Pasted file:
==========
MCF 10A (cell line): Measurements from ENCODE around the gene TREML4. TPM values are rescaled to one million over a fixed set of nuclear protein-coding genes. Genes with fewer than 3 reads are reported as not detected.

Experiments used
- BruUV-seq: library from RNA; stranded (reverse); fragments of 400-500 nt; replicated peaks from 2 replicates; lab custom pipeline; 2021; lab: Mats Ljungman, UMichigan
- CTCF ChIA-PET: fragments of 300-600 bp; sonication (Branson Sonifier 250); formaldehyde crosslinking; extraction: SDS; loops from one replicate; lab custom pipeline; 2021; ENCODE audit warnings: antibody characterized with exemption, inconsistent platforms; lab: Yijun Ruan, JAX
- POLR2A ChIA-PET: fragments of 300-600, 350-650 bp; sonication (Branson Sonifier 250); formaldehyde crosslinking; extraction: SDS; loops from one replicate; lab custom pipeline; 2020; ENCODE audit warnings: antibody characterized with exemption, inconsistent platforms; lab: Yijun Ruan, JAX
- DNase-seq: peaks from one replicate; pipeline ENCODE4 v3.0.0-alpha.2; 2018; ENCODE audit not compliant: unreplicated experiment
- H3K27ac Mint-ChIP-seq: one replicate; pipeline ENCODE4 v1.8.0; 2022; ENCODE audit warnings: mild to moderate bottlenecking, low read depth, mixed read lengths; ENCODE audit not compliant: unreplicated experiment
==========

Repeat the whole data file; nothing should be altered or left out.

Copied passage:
MCF 10A (cell line): Measurements from ENCODE around the gene TREML4. TPM values are rescaled to one million over a fixed set of nuclear protein-coding genes. Genes with fewer than 3 reads are reported as not detected.

Experiments used
- BruUV-seq: library from RNA; stranded (reverse); fragments of 400-500 nt; replicated peaks from 2 replicates; lab custom pipeline; 2021; lab: Mats Ljungman, UMichigan
- CTCF ChIA-PET: fragments of 300-600 bp; sonication (Branson Sonifier 250); formaldehyde crosslinking; extraction: SDS; loops from one replicate; lab custom pipeline; 2021; ENCODE audit warnings: antibody characterized with exemption, inconsistent platforms; lab: Yijun Ruan, JAX
- POLR2A ChIA-PET: fragments of 300-600, 350-650 bp; sonication (Branson Sonifier 250); formaldehyde crosslinking; extraction: SDS; loops from one replicate; lab custom pipeline; 2020; ENCODE audit warnings: antibody characterized with exemption, inconsistent platforms; lab: Yijun Ruan, JAX
- DNase-seq: peaks from one replicate; pipeline ENCODE4 v3.0.0-alpha.2; 2018; ENCODE audit not compliant: unreplicated experiment
- H3K27ac Mint-ChIP-seq: one replicate; pipeline ENCODE4 v1.8.0; 2022; ENCODE audit warnings: mild to moderate bottlenecking, low read depth, mixed read lengths; ENCODE audit not compliant: unreplicated experiment